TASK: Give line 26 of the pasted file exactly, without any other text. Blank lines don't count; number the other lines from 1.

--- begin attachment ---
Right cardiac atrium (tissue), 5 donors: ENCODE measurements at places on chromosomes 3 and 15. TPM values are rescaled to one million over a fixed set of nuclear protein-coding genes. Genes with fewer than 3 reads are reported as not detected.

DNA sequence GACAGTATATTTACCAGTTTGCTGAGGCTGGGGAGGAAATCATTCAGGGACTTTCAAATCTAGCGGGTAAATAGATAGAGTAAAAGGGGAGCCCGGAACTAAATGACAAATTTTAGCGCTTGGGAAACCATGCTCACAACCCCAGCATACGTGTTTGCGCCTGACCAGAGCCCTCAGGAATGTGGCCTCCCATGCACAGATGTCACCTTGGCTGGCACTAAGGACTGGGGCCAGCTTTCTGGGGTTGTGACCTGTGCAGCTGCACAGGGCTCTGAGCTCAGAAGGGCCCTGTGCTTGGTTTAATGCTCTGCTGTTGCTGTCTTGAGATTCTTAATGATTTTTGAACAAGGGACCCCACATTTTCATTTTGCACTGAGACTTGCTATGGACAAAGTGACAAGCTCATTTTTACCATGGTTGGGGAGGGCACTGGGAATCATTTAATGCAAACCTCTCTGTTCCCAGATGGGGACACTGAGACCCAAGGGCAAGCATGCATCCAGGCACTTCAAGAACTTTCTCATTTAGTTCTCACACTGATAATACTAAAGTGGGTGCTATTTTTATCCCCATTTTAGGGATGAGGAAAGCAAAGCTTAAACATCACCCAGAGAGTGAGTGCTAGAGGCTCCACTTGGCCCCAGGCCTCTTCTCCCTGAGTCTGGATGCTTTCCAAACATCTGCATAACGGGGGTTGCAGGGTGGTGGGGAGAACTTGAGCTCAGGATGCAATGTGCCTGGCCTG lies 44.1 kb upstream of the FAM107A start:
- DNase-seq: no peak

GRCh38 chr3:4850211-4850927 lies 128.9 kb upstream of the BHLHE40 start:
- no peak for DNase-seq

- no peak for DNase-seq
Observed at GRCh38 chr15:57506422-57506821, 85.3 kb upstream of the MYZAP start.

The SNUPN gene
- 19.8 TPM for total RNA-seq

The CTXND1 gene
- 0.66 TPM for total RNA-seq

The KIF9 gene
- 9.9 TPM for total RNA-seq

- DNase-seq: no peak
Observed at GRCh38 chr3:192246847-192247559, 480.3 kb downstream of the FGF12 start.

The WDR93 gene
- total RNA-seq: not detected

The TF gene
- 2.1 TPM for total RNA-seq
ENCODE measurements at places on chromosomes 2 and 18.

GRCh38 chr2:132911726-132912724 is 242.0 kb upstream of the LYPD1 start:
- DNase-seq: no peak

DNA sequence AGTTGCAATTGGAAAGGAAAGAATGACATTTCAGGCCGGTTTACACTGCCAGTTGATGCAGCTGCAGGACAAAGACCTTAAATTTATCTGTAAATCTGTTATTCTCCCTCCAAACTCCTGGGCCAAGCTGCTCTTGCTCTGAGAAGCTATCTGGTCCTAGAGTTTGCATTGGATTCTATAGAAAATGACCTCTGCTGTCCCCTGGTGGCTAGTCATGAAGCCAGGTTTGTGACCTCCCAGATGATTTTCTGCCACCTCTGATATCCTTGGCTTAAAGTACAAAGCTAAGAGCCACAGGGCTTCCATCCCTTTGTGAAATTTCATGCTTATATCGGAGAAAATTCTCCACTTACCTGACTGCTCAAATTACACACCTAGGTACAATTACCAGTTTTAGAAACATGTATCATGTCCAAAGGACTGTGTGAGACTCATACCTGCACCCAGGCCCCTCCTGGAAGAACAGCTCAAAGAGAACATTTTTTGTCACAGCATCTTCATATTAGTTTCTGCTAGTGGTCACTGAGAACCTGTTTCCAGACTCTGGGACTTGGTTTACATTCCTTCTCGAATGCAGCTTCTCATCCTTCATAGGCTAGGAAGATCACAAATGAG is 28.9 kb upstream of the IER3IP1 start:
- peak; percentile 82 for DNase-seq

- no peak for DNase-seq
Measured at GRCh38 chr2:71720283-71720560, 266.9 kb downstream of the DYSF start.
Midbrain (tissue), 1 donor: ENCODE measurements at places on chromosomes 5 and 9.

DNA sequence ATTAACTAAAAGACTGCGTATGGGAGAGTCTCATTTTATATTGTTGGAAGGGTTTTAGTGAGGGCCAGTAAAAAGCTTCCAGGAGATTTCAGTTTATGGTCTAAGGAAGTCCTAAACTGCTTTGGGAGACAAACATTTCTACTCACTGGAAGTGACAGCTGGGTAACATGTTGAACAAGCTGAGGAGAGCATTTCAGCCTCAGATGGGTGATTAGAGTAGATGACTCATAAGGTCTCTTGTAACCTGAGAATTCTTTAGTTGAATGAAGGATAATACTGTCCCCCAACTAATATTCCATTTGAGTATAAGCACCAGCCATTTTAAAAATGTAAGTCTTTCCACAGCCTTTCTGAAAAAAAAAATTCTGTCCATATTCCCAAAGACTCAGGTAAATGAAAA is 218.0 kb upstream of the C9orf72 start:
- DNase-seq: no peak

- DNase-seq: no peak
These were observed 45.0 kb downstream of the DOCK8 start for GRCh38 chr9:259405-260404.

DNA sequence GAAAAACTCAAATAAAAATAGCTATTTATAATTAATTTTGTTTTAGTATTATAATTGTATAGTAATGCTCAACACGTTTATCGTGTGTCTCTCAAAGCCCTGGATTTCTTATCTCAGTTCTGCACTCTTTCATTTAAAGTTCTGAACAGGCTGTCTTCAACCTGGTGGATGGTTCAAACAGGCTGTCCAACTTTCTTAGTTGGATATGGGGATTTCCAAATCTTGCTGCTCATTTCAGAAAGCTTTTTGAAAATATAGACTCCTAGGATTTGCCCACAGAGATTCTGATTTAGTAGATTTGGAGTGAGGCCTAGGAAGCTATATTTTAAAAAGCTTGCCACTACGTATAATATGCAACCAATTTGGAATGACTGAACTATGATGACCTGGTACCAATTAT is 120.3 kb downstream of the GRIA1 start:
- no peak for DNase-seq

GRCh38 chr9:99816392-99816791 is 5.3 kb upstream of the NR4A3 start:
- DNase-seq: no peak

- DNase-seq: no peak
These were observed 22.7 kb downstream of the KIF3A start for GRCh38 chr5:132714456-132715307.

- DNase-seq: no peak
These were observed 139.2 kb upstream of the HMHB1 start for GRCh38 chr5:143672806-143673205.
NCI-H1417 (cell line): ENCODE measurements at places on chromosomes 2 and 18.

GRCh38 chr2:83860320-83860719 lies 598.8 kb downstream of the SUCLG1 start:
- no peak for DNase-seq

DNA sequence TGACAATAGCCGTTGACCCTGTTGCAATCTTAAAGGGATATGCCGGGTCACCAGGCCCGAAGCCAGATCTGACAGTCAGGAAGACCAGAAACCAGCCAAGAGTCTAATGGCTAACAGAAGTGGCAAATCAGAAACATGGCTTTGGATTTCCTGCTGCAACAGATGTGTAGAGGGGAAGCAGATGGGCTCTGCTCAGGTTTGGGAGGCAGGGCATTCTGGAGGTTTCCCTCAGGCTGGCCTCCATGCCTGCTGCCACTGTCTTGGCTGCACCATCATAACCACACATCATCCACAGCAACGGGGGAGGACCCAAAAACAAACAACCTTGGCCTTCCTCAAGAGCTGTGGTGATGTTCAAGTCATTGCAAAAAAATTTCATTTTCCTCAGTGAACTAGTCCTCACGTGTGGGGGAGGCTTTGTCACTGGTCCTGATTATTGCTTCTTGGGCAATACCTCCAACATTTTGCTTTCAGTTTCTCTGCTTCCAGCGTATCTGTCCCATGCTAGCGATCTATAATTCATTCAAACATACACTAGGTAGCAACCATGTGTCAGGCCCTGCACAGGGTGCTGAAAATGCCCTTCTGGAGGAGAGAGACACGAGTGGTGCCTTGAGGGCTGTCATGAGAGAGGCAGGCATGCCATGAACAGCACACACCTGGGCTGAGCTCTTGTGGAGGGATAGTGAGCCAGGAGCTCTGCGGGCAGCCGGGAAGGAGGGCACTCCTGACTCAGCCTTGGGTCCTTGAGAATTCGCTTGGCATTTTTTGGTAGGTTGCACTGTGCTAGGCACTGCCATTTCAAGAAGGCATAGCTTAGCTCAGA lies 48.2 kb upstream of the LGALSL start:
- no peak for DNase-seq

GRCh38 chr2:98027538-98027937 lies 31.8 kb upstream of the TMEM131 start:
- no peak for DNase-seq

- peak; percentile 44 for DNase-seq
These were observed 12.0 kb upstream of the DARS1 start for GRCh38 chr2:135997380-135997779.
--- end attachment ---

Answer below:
Measured at GRCh38 chr2:71720283-71720560, 266.9 kb downstream of the DYSF start.